Gardner v. Commissioner of Social Security, No. 1:2014cv01213 - Document 15 (W.D. Tenn. 2017)

Court Description: ORDER AFFIRMING THE DECISION OF THE COMMISSIONER. Signed by Chief Judge S. Thomas Anderson on 7/10/17. (Anderson, S. Thomas)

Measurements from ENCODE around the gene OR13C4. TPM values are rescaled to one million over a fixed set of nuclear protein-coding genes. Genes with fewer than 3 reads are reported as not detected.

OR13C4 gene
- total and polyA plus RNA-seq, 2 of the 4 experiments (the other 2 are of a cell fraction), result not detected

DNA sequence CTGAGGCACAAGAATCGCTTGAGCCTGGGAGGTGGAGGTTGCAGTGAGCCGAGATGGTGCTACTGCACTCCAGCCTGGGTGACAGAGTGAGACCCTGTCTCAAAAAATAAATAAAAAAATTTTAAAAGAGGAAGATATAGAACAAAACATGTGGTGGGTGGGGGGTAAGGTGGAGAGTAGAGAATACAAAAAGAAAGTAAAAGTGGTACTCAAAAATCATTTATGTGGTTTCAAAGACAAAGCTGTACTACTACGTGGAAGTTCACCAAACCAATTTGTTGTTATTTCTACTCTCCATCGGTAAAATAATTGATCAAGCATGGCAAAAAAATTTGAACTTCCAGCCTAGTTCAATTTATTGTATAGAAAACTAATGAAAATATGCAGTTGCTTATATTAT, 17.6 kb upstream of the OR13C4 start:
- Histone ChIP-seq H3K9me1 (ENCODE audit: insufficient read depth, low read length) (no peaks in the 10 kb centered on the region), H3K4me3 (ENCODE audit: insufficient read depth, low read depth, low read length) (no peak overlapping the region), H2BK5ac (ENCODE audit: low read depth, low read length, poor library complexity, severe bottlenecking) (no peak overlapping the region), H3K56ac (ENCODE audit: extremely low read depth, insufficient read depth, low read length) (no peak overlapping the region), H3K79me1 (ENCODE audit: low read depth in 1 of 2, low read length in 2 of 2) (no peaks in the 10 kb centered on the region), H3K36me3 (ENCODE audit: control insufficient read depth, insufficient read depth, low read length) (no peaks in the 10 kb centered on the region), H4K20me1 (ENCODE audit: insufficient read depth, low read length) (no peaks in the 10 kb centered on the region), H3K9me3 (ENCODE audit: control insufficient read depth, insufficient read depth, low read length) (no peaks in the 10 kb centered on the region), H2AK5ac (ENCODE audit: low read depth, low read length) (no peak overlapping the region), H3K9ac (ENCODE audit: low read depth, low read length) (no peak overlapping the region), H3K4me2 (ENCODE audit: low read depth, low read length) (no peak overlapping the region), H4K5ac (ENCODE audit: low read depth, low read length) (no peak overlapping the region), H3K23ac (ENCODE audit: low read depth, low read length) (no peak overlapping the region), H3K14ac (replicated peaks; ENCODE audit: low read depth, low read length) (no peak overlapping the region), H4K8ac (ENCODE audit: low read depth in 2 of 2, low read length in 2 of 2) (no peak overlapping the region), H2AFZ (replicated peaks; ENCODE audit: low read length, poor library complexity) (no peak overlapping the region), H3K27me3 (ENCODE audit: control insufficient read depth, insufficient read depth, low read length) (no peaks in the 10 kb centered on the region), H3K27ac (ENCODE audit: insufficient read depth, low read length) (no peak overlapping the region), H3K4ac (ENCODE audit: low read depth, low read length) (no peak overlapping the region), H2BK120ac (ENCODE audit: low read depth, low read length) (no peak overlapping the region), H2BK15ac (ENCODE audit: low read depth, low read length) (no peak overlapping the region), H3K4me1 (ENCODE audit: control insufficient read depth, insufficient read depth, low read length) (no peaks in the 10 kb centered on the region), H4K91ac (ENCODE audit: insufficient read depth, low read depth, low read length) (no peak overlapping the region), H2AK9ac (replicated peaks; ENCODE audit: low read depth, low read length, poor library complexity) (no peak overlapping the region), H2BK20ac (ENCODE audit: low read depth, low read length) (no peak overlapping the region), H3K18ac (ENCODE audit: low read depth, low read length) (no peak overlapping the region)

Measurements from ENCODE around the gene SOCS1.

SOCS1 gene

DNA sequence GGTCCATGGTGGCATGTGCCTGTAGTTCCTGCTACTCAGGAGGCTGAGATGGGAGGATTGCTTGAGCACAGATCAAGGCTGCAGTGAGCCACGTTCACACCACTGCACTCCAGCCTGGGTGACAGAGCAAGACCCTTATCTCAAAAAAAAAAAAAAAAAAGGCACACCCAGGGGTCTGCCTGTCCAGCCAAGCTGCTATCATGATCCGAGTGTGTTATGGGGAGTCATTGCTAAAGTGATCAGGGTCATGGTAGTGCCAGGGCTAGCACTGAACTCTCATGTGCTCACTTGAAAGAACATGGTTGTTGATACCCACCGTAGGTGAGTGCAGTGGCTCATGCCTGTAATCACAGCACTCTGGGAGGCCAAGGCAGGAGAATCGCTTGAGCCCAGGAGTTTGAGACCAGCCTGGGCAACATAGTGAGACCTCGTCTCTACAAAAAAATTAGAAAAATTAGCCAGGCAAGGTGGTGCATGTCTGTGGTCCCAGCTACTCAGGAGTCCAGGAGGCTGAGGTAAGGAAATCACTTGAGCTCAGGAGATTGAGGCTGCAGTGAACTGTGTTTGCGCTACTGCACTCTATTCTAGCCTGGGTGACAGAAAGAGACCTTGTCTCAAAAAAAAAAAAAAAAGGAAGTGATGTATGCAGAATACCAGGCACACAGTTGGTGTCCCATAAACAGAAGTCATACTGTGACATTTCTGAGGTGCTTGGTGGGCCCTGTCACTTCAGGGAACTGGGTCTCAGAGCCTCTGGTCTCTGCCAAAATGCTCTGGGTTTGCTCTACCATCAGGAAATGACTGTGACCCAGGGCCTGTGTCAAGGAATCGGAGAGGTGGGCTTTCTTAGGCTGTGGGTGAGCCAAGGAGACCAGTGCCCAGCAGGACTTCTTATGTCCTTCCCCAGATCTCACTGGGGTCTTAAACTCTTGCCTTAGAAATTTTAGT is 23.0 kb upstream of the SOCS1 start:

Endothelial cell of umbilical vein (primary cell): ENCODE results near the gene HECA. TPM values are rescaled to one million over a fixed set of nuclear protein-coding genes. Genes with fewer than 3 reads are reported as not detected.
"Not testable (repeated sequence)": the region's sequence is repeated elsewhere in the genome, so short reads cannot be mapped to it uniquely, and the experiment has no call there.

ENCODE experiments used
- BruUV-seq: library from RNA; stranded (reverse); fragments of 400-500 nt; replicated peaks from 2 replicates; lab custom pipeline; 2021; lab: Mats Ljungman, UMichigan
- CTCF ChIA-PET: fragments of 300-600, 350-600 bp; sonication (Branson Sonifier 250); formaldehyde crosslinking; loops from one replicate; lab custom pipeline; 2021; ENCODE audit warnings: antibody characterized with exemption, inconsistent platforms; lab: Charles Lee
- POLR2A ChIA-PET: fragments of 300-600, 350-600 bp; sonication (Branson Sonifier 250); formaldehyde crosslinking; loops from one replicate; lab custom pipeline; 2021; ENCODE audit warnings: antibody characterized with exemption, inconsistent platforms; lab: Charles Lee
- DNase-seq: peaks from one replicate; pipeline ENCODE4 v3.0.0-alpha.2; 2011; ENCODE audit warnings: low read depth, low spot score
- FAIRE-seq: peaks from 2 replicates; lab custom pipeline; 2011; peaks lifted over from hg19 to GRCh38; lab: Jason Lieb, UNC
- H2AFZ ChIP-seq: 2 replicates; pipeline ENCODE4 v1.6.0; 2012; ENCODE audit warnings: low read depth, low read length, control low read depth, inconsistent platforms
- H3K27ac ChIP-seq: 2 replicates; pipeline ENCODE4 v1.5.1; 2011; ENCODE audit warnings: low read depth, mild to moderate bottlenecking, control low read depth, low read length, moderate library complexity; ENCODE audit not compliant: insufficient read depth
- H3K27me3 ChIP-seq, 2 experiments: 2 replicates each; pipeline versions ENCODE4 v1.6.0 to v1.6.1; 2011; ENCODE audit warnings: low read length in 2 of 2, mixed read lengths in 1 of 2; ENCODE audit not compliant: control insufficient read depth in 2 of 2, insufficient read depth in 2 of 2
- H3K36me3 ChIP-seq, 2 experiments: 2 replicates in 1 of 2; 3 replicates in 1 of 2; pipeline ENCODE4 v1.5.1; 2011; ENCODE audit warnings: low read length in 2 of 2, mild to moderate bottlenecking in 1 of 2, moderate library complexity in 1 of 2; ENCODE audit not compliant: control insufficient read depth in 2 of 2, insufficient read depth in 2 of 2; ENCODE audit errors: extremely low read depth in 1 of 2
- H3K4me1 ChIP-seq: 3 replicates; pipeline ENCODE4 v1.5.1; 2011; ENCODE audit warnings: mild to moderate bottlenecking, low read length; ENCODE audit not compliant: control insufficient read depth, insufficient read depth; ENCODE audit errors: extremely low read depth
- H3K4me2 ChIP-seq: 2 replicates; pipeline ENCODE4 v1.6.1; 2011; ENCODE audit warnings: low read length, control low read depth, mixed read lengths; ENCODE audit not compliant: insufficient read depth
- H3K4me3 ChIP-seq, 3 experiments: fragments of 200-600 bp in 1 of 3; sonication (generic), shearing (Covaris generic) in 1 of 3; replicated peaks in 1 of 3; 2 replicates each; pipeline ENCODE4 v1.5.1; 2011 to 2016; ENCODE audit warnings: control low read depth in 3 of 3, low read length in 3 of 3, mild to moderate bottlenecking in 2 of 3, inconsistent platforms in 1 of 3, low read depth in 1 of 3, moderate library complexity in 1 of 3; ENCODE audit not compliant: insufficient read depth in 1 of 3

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Gardner v. Commissioner of Social Security Doc. 15 IN THE UNITED STATES DISTRICT COURT FOR THE WESTERN DISTRICT OF TENNESSEE EASTERN DIVISION SAMANTHA J. GARDNER, ) ) ) ) ) ) ) ) ) ) Plaintiff, vs. COMMISSIONER OF SOCIAL SECURITY, Defendant. Case No: 1:14-cv-01213-STA-dkv ORDER AFFIRMING THE DECISION OF THE COMMISSIONER __ Plaintiff Samantha J. Gardner filed this action to obtain judicial review of Defendant Commissioner’s final decision denying her application for disability insurance benefits under Title II of the Social Security Act (“Act”) and an application for supplemental security income (“SSI”) benefits based on disability under Title XVI of the Act. Plaintiff’s applications were denied initially and upon reconsideration by the Social Security Administration. Plaintiff then requested a hearing before an administrative law judge (“ALJ”), which was held on March 4, 2013. On March 15, 2013, the ALJ denied the claim. The Appeals Council subsequently denied her request for review. Thus, the decision of the ALJ became the Commissioner’s final decision. For the reasons set forth below, the decision of the Commissioner is AFFIRMED. Under 42 U.S.C. § 405(g), a claimant may obtain judicial review of any final decision made by the Commissioner after a hearing to which he was a party. “The court shall have the power to enter, upon the pleadings and transcript of the record, a judgment affirming, modifying, or reversing the decision of the Commissioner of Social Security, with or without remanding the 1 cause for a rehearing.”1 The Court’s review is limited to determining whether there is substantial evidence to support the Commissioner’s decision,2 and whether the correct legal standards were applied.3 Substantial evidence is “such relevant evidence as a reasonable mind might accept as adequate to support a conclusion.”4 It is “more than a mere scintilla of evidence, but less than a preponderance.”5 The Commissioner, not the Court, is charged with the duty to weigh the evidence, to make credibility determinations and resolve material conflicts in the testimony, and to decide the case accordingly.6 When substantial evidence supports the Commissioner’s determination, it is conclusive, even if substantial evidence also supports the opposite conclusion.7 Plaintiff was born on June 27, 1978, and has a high school education. She has past relevant work as a cashier, corrections officer, and secretary. She alleges disability due to degenerative disc disease of the lumbar spine, obesity, gastroesophageal reflux disease, hypertension, and depression beginning July 17, 2009. 1 42 U.S.C. § 405(g). 2 Id. 3 Key v. Callahan, 109 F.3d 270, 273 (6th Cir. 1997). See also Landsaw v. Sec’y of Health & Human Servs, 803 F.2d 211, 213 (6th Cir. 1986). 4 Buxton v. Halter, 246 F.3d 762, 772 (6th Cir. 2001) (quoting Richardson v. Perales, 402 U.S. 389 (1971)). 5 Bell v. Comm’r of Soc. Sec., 105 F.3d 244, 245 (6th Cir. 1996) (citing Consolidated Edison Co. v. NLRB, 305 U.S. 197, 229 (1938)). 6 Walters v. Comm’r of Soc. Sec., 127 F.3d 525, 528 (6th Cir. 1997); Crum v. Sullivan, 921 F.2d 642, 644 (6th Cir. 1990); Garner v. Heckler, 745 F.2d 383, 387 (6th Cir. 1984). 7 Warner v. Comm’r of Soc. Sec., 375 F.3d 387, 390 (6th Cir. 2004). 2 The ALJ made the following findings: (1) Plaintiff met the insured status requirements through December 31, 2014; (2) Plaintiff has not engaged in substantial gainful activity since the alleged onset date; (3) Plaintiff has the following severe impairments: degenerative disc disease (“DDD”) of the lumbar spine with minimal bulging and mild bilateral neural foraminal narrowing without nerve root compression at L4-L5, and small disc bulging with a small amount of facet arthropathy, moderate to severe left neural foraminal narrowing, and likely radiculopathy on the left side at L5-S1 and obesity; but she does not have impairments, either alone or in combination, that meet or equal the requirements of any listed impairment contained in 20 C.F.R. pt. 404, subpt. P, app. 1 of the listing of impairments; (4) Plaintiff retains the residual functional capacity to perform light work as evidenced by her ability to sit, stand, and walk for up to six hours within an eight-hour work day when able to alternate sitting and standing as needed, frequently engage in overhead reaching with bilateral upper extremities, handling, fingering, feeling, pushing and pulling, work with left foot controls, climb ramps and stairs, balance, stoop, and crouch; she is never able to climb ladders or scaffolds and should avoid concentrated exposure to pulmonary irritants, temperature extremes, and work hazards; (5) Plaintiff is unable to perform her past relevant work; (6) Plaintiff was a younger individual with a high school education on the alleged onset date; (7) transferability of job skills is not material to the determination of disability because using the Medical-Vocational Rules (“the Grids”) as a framework supports a finding that Plaintiff is not disabled whether or not she has transferable job skills; (8) considering Plaintiff’s age, education, work experience, and residual functional capacity, there are jobs that exist in significant numbers in the national economy that Plaintiff 3 can perform; (9) Plaintiff was not under a disability as defined in the Act at any time through the date of this decision.8 The Social Security Act defines disability as the inability to engage in substantial gainful activity.9 The claimant bears the ultimate burden of establishing an entitlement to benefits.10 The initial burden of going forward is on the claimant to show that he or she is disabled from engaging in his or her former employment; the burden of going forward then shifts to the Commissioner to demonstrate the existence of available employment compatible with the claimant’s disability and background.11 The Commissioner conducts the following, five-step analysis to determine if an individual is disabled within the meaning of the Act: 1. An individual who is engaging in substantial gainful activity will not be found to be disabled regardless of medical findings. 2. An individual who does not have a severe impairment will not be found to be disabled. 3. A finding of disability will be made without consideration of vocational factors, if an individual is not working and is suffering from a severe impairment which meets the duration requirement and which meets or equals a listed impairment in Appendix 1 to Subpart P of the regulations. 4. An individual who can perform work that he has done in the past will not be found to be disabled. 5. If an individual cannot perform his or her past work, other factors including age, education, past work experience and residual functional capacity must be considered to determine if other work can be performed.12 8 R. 15 – 25. 9 42 U.S.C. § 423(d)(1). 10 Born v. Sec’y of Health & Human Servs, 923 F.2d 1168, 1173 (6th Cir. 1990). 11 Id. 12 Willbanks v. Sec’y of Health & Human Servs, 847 F.2d 301 (6th Cir. 1988). 4 Further review is not necessary if it is determined that an individual is not disabled at any point in this sequential analysis.13 Here, the sequential analysis proceeded to the fifth step with a finding that, although Plaintiff cannot perform her past relevant work, there is a substantial number of jobs in the national economy that she can perform. Plaintiff argues that substantial evidence does not support the ALJ’s findings. She specifically argues that the ALJ erred by failing to include severe nerve root impingement when assessing her severe impairments and by failing to find that her spinal disorder meets or equals a listing under 20 C.F.R. § 404, Subpart P, Appendix I. Additionally, she contends that the ALJ erred in the weighing of the medical opinion evidence in giving more weight to the opinions of the consultative providers than that of her treating physician. Plaintiff’s arguments are not persuasive. Looking at Plaintiff’s last argument first, the Court notes that medical opinions are to be weighed by the process set forth in 20 C.F.R. § 404.1527(c). Under the treating physician rule, an ALJ must give controlling weight to the opinion of a claimant’s treating physician if it “is well-supported by medically acceptable clinical and laboratory diagnostic techniques and is not inconsistent with the other substantial evidence in [the claimant’s] case record.”14 The term “not inconsistent” is meant to convey that “a well-supported treating source medical opinion need not be supported directly by all of the other evidence, (i.e., it does not have to be consistent with all 13 20 C.F.R. § 404.1520(a). 14 20 C.F.R. § 404.1527(c)(2). 5 the other evidence) as long as there is no other substantial evidence in the case record that contradicts or conflicts with the opinion.”15 If an ALJ decides that the opinion of a treating source should not be given controlling weight, the ALJ must take certain factors into consideration when determining how much weight to give the opinion, including “the length of the treatment relationship and the frequency of examination, the nature and extent of the treatment relationship, supportability of the opinion, consistency of the opinion with the record as a whole, and the specialization of the treating source.”16 Any decision denying benefits “must contain specific reasons for the weight given to the treating source’s medical opinion, supported by the evidence in the case record, and must be sufficiently specific to make clear to any subsequent reviewers the weight the adjudicator gave to the treating source’s medical opinion and the reasons for that weight.”17 Generally, an opinion from a medical source who has examined a claimant is given more weight than that from a source who has not performed an examination,18 and an opinion from a medical source who regularly treats the claimant is afforded more weight than that from a source who has examined the claimant but does not have an ongoing treatment relationship.19 In other words, “[t]he regulations provide progressively more rigorous tests for weighing opinions as the ties between the source of the opinion and the individual become weaker.”20 Opinions from 15 Soc. Sec. Rul. 96–2P. 16 Wilson v. Comm’r of Soc. Sec., 378 F.3d 541, 544 (6th Cir. 2004). 17 Soc. Sec. Rul. 96–2P. 18 20 C.F.R. § 404.1502, 404.1527(c)(1). 19 Id. § 404.1502, 404.1527(c)(2). 20 Soc. Sec. Rul. No. 96–6p at *2. 6 nontreating sources are not assessed for controlling weight. Instead, these opinions are weighed based on specialization, consistency, supportability, and any other factors “which tend to support or contradict the opinion” may be considered in assessing any type of medical opinion.21 State agency consultants are highly qualified specialists who are also experts in the Social Security disability programs, and their opinions may be entitled to great weight if the evidence supports their opinions.22 In the present case, substantial evidence supports the weight given to the medical evidence and opinions in the record and the evaluation of Plaintiff’s residual functional capacity. The ALJ properly determined that Plaintiff could perform light work, and Plaintiff has failed to show that she is otherwise more limited. Plaintiff argues that the ALJ should have assigned controlling weight to the opinion of her treating physician, Dr. Bethany Lawrence, expressed in a medical source statement form. Dr. Lawrence opined that Plaintiff was limited to lifting less than ten pounds, standing less than two hours per day, and sitting less than two hours per day; she could sit or stand for only ten minutes, and she would need to walk around every twenty minutes; she would need to lie down for an “unknown” amount of time; she could never stoop, crouch, or climb ladders, and she could only occasionally twist or climb stairs; and her ability to reach and push/pull would be affected by her impairment.23 When asked for medical evidence supporting her opinion, Dr. Lawrence wrote that Plaintiff had “chronic low back pain.”24 21 20 C.F.R. § 404.1527(c). 22 See 20 C.F.R. § 404.1527(e)(2)(i). 23 R. 630. 24 R. 629 - 30. 7 The ALJ acknowledged that Dr. Lawrence was a treating physician but pointed out that Dr. Lawrence’s opinion was more extreme than could be justified based on the objective medical evidence or Dr. Lawrence’s own treatment notes. Dr. Lawrence’s treatment notes consistently showed that Plaintiff had full and normal strength, which conflicted with the lifting limitation. When Dr. Lawrence mentioned strength in her notes, she generally noted only that it was normal.25 The medical source statement form offers no details as to why Dr. Lawrence opined that Plaintiff’s strength was limited, and there is no supporting evidence in the record. Dr. Lawrence opined that Plaintiff could only sit for ten minutes at a time, but, as the ALJ noted, Plaintiff sat for thirty-nine minutes during her hearing. The ALJ also pointed out that, if Plaintiff were really as limited Dr. Lawrence had claimed, she would have needed more intense care than the treatment her doctors recommended. Modest treatment is “inconsistent with a finding of total disability.”26 Additionally, the ALJ could properly find that Plaintiff’s daily activities were in conflict with the limitations opined by Dr. Lawrence. Plaintiff testified that she did laundry and cleaning for her four children although she sometimes had help.27 The ALJ may consider daily activities as a factor in the evaluation of subjective complaints.28 25 R. 396, 407, 474 -76. 26 Helm v. Comm’r of Soc. Sec., 405 F. App’x 997, 1001 (6th Cir. 2011); see also Branon v. Comm’r of Soc. Sec., 539 F. App’x 675, 678 (6th Cir. 2013) (a “conservative approach suggests the absence of a disabling condition.”). 27 R. 44. 28 See Moore v. Comm’r of Soc. Sec., 573 F. App’x 540, 543 (6th Cir. 2014) (“The ALJ also properly took into account Moore’s daily activities, which included caring for two school-aged children and performing household chores.”). 8 Although the ALJ did not assign Dr. Lawrence’s opinion controlling weight, the ALJ did assign it some weight. The ALJ included a sit/stand option and limited Plaintiff’s ability to push and pull based on Dr. Lawrence’s opinion. Even when not entitled to controlling weight, an opinion by a treating source may be given some weight, as the ALJ did in this case.29 The ALJ assigned the opinion of consultative examiner Leonard Hayden, M.D., great weight. Dr. Hayden observed that Plaintiff could walk without an assistive device, had normal lower extremity strength and satisfactory range of motion in her lower extremities, and had normal upper extremity strength and range of motion.30 He opined that Plaintiff could frequently lift and carry up to ten pounds and could occasionally lift and carry up to twenty pounds; she could work full-time, with standing/walking for a total of six hours and could be sitting and working during the other two hours; she could use her hands to reach frequently; she could use both hands to finger, feel, push, and pull; she could not tolerate the operation of the left foot; she could climb stairs and ramps occasionally, but should not climb ladders or scaffolds; she could perform frequent balancing, stooping, and crouching and could kneel and crouch occasionally; and she could work around moving mechanical parts on occasion and could operate a motor vehicle on a frequent basis but would not likely do well trying to work in an environment with pulmonary irritants, extreme cold, or extreme heat.31 29 See Poe v. Comm’r of Soc. Sec., 342 F. App’x 149, 157 n. 4 (6th Cir. 2009) (“Furthermore, although the ALJ did not give Dr. Boyd’s opinion controlling weight, the ALJ’s residual functional capacity finding did incorporate the limitations that were consistent with the other evidence of record, including the findings of Poe’s other treating physicians.”). 30 31 R. 507-08. R. 508-09. 9 Plaintiff argues that the ALJ overlooked the portion of Dr. Hayden’s opinion in which he opined that she would need frequent unscheduled breaks in order to work a full day. Dr. Hayden’s actual comments were that Plaintiff “could be working [an] eight-hour day,” with “standing and walking for a total of six hours” and “sitting and working as well as taking [breaks] during the other two hours.”32 Dr. Hayden opinion is consistent with the Commissioner’s policy that a person should be able to work full time with normal breaks.33 Because the ALJ accurately summarized Dr. Hayden’s opinion, the Court finds no error. Next, Plaintiff argues the ALJ should have found her disabled at step three, pursuant to the listing for disorders of the spine, 20 C.F.R. pt. 404, subpt. P, app. 1, § 1.04. The listing of impairments is a list of diagnostic criteria, which if met, will halt the sequential evaluation with a finding of disability at the third step of the sequential evaluation process.34 The claimant bears the burden of showing that her impairments meet or equal a listed impairment.35 To equal listing § 1.04, Plaintiff would have to show that she has a qualifying spinal injury, which can include “herniated nucleus pulposus, spinal arachnoiditis, spinal stenosis, osteoarthritis, degenerative disc disease, facet arthritis, or vertebral fracture;” the injury must 32 R. 508. 33 See e.g., 20 C.F.R. §§ 404.1567(b); 416.967(b) (2013) (light work involves a “good deal” of standing and walking); Social Security Ruling 83-10 (“the full range of light work requires standing or walking, off and on, for a total of approximately 6 hours of an 8-hour workday”). 34 See 20 C.F.R § 404.1520(a)(4)(iii). See Rabbers v. Comm’r Soc. Sec. Admin., 582 F.3d 647, 653 (6th Cir. 2009) (“The Listing of Impairments, located at Appendix 1 to Subpart P of the regulations, describes impairments the SSA considers to be severe enough to prevent an individual from doing any gainful activity, regardless of his or her age, education, or work experience.” (internal citation omitted)). 35 See 20 C.F.R. § 416.920(a)(4)(iii); Foster v. Halter, 279 F.3d 348, 354 (6th Cir. 2001) (“A claimant must demonstrate that her impairment satisfies the diagnostic description for the listed impairment in order to be found disabled thereunder.”). 10 result in “compromise of a nerve root . . . or the spinal cord.”36 The claimant must then prove that she meets each requirement in a lengthy list of accompanying functional restrictions from one of three categories. To meet section A, Plaintiff has to show limitation of motion in the spine, atrophy/muscle weakness, sensory/reflex loss, and positive straight leg raising both sitting and supine.37 Section B requires “spinal arachnoiditis.”38 Section C requires Plaintiff to show that she has stenosis resulting in an inability to “ambulate effectively.”39 An inability to ambulate effectively is an “extreme” limitation, such as a claimant who requires a walker or two canes, cannot perform normal activities such as going to the bank or using public transportation, or cannot maintain a “reasonable pace” while walking one block on “uneven surfaces.”40 Other examples include the inability to carry out routine walking needed for daily living, like shopping and banking, or climbing a few steps at a reasonable pace with use of a single hand rail.41 Plaintiff complains that the ALJ omitted any reference to qualifying nerve root compression at L5-S1, pointing to MRI scans that describe nerve root impingement.42 The ALJ acknowledged that some of Plaintiff’s MRI scans showed nerve root compression but relied, in 36 20 C.F.R pt. 404, subpt. P, app. 1, § 1.04. 37 See 20 C.F.R pt. 404, subpt. P, app. 1, § 1.04A. 38 Id. at § 1.04B. 39 Id. at § 1.04C. 40 See 20 C.F.R. pt. 404, subpt. P, app. 1, § 1.00(B)(2)(b). 41 Id. 42 R. 270, 374. 11 part, on the conclusion of Khan W. Li, M.D., a neurosurgeon, that Plaintiff did not need surgery because her impairments could be controlled conservatively.43 Even if she has a qualifying injury, Plaintiff has failed to prove that she has the resulting limitations described by the listing. She has not shown that she has the loss of range of motion, atrophy, positive straight leg raising (sitting and supine), and loss in reflexes all at the same time required to meet listing § 1.04A. Plaintiff’s neurological examinations were fairly normal. Meredith Weeks, F.N.P., reported that Plaintiff had normal gait, normal flexibility, normal motor functioning, and negative straight leg raise.44 Plaintiff failed to follow-up with her doctors’ recommendations to attend physical therapy, and she told F.N.P. Weeks that she only had pain in her lower back, not her legs, indicating that her condition did not reach the disabling levels contemplated by the listings.45 Dr. Li examined Plaintiff and noted that the only abnormality was some difficulty bearing weight on her left leg, with no mention of any problem with strength, straight leg raising, or the other listed requirements.46 Reports from Dr. Lawrence consistently showed that Plaintiff had normal sensation, reflexes, coordination, gait, and muscle strength/tone.47 Plaintiff has pointed to nothing in the record to show that she meets each of the functional restrictions, although she has cited evidence showing that she occasionally met some of the 43 R. 364-65. 44 R. 250. 45 R. 252. 46 R. 365. 47 R. 389-407, 592- 627. 12 requirements. Therefore, Plaintiff has failed to meet her burden to show that she meets listing 1.04. At step five, the Commissioner must identify a significant number of jobs in the economy that accommodate the claimant’s residual functional capacity and vocational profile. The Commissioner may carry this burden by applying the Grids48 which direct a conclusion of “disabled” or “not disabled” based on the claimant’s age and education and on whether the claimant has transferable work skills.49 However, if a claimant suffers from a limitation not accounted for by the Grids, the Commissioner may use the Grids as a framework but must rely on other evidence to carry her burden. In such a case, the Commissioner may rely on the testimony of a vocational expert to find that the claimant possesses the capacity to perform other substantial gainful activity that exists in the national economy.50 Here, the ALJ found that Plaintiff suffered from limitations beyond those accounted for by the Grids, and, therefore, used the Grids merely as a framework in determining whether Plaintiff could perform other work. The ALJ then relied on the testimony of a vocational expert in determining that there was a significant number of jobs in the national economy that Plaintiff could perform. This testimony provides substantial evidence to support the ALJ’s finding that 48 20 C.F.R. Pt. 404, Subpt. P, App. 2. 49 Wright v. Massanari, 321 F.3d 611, 615 (6th Cir. 2003); Burton v. Sec’y of Health & Human Servs., 893 F.2d 821, 822 (6th Cir. 1990). 50 Heston v. Comm’r of Soc. Sec., 245 F.3d 528, 537 – 38 (6th Cir. 2001); Cline v. Comm’r of Soc. Sec., 96 F.3d 146, 150 (6th Cir. 1996). 13 Plaintiff is not disabled.51 Accordingly, substantial evidence supports the ALJ’s determination that Plaintiff was not disabled, and the decision of the Commissioner is AFFIRMED. IT IS SO ORDERED. s/ S. Thomas Anderson S. THOMAS ANDERSON CHIEF UNITED STATES DISTRICT JUDGE Date: 51 July 10, 2017. See Foster, 279 F.3d at 356-57 (finding that substantial evidence may be produced through reliance on the testimony of a vocational expert in response to a hypothetical question). 14